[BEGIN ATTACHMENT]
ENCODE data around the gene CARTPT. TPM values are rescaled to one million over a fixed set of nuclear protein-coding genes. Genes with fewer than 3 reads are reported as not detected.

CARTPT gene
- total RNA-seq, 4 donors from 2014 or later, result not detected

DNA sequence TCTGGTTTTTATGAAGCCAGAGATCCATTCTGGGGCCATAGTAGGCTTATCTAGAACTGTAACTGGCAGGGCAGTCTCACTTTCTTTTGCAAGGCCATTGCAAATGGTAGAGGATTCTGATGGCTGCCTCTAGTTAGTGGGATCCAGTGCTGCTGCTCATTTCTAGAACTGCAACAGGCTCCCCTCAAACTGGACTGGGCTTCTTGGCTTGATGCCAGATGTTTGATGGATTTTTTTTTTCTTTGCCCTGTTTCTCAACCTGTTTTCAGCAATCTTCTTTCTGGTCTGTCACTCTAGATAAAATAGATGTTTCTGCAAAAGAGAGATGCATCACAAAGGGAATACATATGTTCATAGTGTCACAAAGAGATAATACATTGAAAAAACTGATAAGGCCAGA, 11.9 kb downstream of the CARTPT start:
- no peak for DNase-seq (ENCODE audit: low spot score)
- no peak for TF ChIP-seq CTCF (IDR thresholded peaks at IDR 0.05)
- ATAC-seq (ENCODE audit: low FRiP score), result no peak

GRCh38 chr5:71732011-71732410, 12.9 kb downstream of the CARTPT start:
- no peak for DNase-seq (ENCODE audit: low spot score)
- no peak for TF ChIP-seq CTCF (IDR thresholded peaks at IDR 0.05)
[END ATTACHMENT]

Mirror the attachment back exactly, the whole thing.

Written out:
ENCODE data around the gene CARTPT. TPM values are rescaled to one million over a fixed set of nuclear protein-coding genes. Genes with fewer than 3 reads are reported as not detected.

CARTPT gene
- total RNA-seq, 4 donors from 2014 or later, result not detected

DNA sequence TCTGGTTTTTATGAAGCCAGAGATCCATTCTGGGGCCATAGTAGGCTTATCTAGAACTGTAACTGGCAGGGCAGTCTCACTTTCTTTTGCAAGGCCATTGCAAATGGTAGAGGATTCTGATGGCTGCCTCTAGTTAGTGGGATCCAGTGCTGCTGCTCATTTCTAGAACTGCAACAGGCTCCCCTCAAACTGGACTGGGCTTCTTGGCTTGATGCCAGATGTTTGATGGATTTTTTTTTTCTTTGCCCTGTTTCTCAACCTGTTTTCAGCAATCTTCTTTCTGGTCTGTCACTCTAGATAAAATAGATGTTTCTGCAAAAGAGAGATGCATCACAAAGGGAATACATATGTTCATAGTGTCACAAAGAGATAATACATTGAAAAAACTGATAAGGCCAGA, 11.9 kb downstream of the CARTPT start:
- no peak for DNase-seq (ENCODE audit: low spot score)
- no peak for TF ChIP-seq CTCF (IDR thresholded peaks at IDR 0.05)
- ATAC-seq (ENCODE audit: low FRiP score), result no peak

GRCh38 chr5:71732011-71732410, 12.9 kb downstream of the CARTPT start:
- no peak for DNase-seq (ENCODE audit: low spot score)
- no peak for TF ChIP-seq CTCF (IDR thresholded peaks at IDR 0.05)